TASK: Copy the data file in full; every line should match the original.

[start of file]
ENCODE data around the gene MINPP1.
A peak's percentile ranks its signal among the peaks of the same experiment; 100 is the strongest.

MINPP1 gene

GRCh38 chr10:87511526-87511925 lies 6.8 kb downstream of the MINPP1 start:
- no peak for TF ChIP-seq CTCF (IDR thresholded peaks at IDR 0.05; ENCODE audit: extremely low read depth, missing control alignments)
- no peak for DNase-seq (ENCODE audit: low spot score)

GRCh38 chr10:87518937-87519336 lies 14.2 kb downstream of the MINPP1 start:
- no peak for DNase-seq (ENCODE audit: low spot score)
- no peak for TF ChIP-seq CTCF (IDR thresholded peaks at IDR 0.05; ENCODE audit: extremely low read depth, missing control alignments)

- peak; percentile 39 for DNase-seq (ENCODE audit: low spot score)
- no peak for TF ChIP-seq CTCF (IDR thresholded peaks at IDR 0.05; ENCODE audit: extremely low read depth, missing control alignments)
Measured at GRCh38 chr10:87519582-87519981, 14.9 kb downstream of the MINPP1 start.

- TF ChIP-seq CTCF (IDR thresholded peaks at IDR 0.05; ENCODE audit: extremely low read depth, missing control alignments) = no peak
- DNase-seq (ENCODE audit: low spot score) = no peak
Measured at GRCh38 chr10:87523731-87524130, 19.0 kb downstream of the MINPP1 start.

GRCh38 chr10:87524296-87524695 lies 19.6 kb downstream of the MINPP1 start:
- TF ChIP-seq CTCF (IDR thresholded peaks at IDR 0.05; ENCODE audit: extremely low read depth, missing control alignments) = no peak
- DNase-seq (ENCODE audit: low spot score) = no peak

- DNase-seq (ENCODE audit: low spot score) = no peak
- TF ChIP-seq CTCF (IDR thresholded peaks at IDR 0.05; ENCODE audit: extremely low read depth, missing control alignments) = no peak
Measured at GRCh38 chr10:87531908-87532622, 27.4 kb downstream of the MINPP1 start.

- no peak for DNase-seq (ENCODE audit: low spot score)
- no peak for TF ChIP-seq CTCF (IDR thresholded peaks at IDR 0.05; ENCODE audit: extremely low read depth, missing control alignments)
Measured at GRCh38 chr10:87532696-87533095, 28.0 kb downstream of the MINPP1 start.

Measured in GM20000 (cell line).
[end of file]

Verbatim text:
ENCODE data around the gene MINPP1.
A peak's percentile ranks its signal among the peaks of the same experiment; 100 is the strongest.

MINPP1 gene

GRCh38 chr10:87511526-87511925 lies 6.8 kb downstream of the MINPP1 start:
- no peak for TF ChIP-seq CTCF (IDR thresholded peaks at IDR 0.05; ENCODE audit: extremely low read depth, missing control alignments)
- no peak for DNase-seq (ENCODE audit: low spot score)

GRCh38 chr10:87518937-87519336 lies 14.2 kb downstream of the MINPP1 start:
- no peak for DNase-seq (ENCODE audit: low spot score)
- no peak for TF ChIP-seq CTCF (IDR thresholded peaks at IDR 0.05; ENCODE audit: extremely low read depth, missing control alignments)

- peak; percentile 39 for DNase-seq (ENCODE audit: low spot score)
- no peak for TF ChIP-seq CTCF (IDR thresholded peaks at IDR 0.05; ENCODE audit: extremely low read depth, missing control alignments)
Measured at GRCh38 chr10:87519582-87519981, 14.9 kb downstream of the MINPP1 start.

- TF ChIP-seq CTCF (IDR thresholded peaks at IDR 0.05; ENCODE audit: extremely low read depth, missing control alignments) = no peak
- DNase-seq (ENCODE audit: low spot score) = no peak
Measured at GRCh38 chr10:87523731-87524130, 19.0 kb downstream of the MINPP1 start.

GRCh38 chr10:87524296-87524695 lies 19.6 kb downstream of the MINPP1 start:
- TF ChIP-seq CTCF (IDR thresholded peaks at IDR 0.05; ENCODE audit: extremely low read depth, missing control alignments) = no peak
- DNase-seq (ENCODE audit: low spot score) = no peak

- DNase-seq (ENCODE audit: low spot score) = no peak
- TF ChIP-seq CTCF (IDR thresholded peaks at IDR 0.05; ENCODE audit: extremely low read depth, missing control alignments) = no peak
Measured at GRCh38 chr10:87531908-87532622, 27.4 kb downstream of the MINPP1 start.

- no peak for DNase-seq (ENCODE audit: low spot score)
- no peak for TF ChIP-seq CTCF (IDR thresholded peaks at IDR 0.05; ENCODE audit: extremely low read depth, missing control alignments)
Measured at GRCh38 chr10:87532696-87533095, 28.0 kb downstream of the MINPP1 start.

Measured in GM20000 (cell line).